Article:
Remember the power of ONE for a light, crisp batter. I use any kind of summer squash I have growing in the garden -- zucchini, Yellow Crookneck, Patty Pan, 8 Ball, Papaya Pear, Sunburst, ... . IMO, the best size for frying is when the seeds have begun to develop but before they've gotten large and hard. The immature seeds add depth to the flavor. Cooking time will vary with the size of your frying utensil.
- Clean and cut up zucchini/squash. I like to cut them into sticks rather than slices because that shape fries more evenly in deep fat without need of turning.
- Pre-heat oven to 250.
- Prepare an oven-proof pan by lining it with several paper towels.
- Either heat your deep fryer to the temperature recommended for fried squash in its manual or heat 2 inches of frying grease (I prefer a 50-50 mix of oil and shortening), in your preferred, stove-top, frying utensil -- mine is a cast iron chicken fryer -- until a drop of water thrown into the grease sizzles vigorously but not violently.
- While the grease is heating beat the egg in a shallow bowl. Beat in the milk, seasonings, and finally the flour. The batter will be thin and may have a few lumps.
- Toss a skillet's worth of squash sticks in the batter and coat thoroughly.
- When the grease is ready carefully drop in the battered sticks, being sure not to drop them right on top of each other. If you are in doubt of your ability to do this without burning yourself use tongs.
- Yes, the thin batter will have drippy bits that dangle from the sticks and there will be a lot of little, batter crispies in the grease. The drippy bits are what makes this batter light and crisp where a thicker batter might be heavy.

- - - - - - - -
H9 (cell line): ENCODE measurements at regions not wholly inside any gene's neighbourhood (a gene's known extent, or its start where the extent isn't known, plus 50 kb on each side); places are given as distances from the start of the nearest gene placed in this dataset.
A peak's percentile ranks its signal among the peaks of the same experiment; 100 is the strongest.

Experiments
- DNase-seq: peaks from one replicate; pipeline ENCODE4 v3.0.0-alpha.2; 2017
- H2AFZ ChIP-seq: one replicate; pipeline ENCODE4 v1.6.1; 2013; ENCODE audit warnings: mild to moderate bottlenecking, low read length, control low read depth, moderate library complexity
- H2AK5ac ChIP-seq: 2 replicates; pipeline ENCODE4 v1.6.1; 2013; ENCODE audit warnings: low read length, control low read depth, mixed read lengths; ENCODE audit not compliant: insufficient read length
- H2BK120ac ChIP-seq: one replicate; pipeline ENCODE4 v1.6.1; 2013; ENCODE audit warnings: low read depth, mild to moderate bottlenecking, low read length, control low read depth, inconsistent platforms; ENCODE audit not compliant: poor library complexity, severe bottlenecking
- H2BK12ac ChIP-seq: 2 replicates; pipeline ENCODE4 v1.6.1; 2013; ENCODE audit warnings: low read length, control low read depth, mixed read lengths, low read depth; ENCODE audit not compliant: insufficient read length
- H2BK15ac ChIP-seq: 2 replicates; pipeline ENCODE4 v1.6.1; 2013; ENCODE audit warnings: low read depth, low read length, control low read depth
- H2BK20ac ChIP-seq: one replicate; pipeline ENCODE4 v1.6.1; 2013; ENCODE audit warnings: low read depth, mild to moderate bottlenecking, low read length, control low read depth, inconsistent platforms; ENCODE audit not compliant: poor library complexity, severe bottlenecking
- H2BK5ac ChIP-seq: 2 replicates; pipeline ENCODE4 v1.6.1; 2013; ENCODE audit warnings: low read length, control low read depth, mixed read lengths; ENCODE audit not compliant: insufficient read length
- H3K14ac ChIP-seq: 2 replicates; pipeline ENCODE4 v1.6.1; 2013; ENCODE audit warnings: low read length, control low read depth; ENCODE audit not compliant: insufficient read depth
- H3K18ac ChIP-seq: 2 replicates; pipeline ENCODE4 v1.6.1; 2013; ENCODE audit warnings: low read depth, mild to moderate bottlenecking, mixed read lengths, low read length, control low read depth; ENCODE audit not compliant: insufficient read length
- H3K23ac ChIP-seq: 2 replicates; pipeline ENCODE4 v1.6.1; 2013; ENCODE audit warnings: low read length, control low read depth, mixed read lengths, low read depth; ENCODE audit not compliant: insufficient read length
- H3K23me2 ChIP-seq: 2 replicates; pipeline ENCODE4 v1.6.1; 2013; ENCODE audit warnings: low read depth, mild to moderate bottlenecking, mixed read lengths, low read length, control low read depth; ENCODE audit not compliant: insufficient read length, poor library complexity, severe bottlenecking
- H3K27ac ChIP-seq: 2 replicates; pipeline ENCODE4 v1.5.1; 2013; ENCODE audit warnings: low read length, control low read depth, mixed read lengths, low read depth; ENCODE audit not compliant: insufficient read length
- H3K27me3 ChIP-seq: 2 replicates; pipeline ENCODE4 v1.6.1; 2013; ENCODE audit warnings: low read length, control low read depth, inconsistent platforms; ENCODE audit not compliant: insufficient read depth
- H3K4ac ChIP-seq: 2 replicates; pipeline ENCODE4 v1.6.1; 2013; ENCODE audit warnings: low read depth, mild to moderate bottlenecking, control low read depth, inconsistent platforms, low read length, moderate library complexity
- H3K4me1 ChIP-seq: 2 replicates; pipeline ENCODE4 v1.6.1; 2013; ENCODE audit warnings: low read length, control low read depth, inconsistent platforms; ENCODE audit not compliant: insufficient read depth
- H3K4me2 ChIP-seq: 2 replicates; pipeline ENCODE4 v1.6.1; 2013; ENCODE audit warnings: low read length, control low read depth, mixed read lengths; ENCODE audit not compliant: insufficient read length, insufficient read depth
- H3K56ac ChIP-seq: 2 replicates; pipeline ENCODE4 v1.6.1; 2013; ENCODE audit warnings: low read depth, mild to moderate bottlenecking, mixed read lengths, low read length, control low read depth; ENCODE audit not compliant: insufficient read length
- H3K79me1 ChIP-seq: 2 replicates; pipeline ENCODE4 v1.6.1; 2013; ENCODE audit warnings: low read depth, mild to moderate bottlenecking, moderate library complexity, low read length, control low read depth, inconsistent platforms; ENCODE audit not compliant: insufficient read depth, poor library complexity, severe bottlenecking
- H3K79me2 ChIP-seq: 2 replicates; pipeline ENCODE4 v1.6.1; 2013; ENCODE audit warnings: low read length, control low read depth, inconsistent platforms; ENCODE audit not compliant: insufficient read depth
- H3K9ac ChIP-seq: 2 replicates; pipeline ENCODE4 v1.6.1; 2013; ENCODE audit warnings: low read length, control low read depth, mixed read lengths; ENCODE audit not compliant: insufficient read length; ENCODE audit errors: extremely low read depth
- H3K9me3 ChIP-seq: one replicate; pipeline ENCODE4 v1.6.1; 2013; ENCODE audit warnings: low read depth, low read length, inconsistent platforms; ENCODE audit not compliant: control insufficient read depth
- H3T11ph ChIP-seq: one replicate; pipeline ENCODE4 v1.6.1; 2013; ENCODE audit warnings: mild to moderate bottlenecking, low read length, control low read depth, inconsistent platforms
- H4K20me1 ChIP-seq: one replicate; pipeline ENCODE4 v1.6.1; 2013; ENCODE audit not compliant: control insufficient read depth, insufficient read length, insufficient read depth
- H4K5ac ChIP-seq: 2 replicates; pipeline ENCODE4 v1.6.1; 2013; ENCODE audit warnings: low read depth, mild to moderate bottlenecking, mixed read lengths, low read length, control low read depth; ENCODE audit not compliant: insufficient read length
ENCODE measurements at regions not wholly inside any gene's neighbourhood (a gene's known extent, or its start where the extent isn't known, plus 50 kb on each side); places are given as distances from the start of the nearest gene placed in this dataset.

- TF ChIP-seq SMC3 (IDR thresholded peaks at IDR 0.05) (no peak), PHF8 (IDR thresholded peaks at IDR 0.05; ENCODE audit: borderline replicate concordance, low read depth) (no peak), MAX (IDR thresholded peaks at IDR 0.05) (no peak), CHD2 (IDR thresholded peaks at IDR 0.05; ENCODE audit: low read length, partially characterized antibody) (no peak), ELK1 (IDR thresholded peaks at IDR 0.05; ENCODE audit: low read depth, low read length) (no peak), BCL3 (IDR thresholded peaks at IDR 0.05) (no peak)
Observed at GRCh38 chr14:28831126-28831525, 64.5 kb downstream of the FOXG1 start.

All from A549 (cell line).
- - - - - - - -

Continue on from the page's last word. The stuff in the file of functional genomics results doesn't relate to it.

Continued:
- If necessary turn the pieces over partway through so as to brown them evenly.
- When nicely brown transfer the sticks to the prepared pan and put them into the oven while you fry the next batch. Do not try to fry too much at once or the temperature of the grease will drop and the coating will end up soggy and greasy.
- When the squash is done serve with grated Parmesan at the table.
- Some people might like ranch or blue cheese dressing instead or a simple dipping sauce made from sour cream, fresh dill, and a bit of lemon juice to thin it.
- This recipe doubles nicely. But if you need more than that I suggest making separate, additional batches since the rising power fades after long sitting.
- Leftovers can be reheated on a baking sheet in a 450 degree oven. The microwave would make them soggy and unpleasant.
- This batter is also good on eggplant, onion rings, and chicken tenders.
- Note: If you do not keep self-rising flour in the house you can use 1 cup all-purpose flour mixed with 1tsp baking powder and a pinch of salt instead.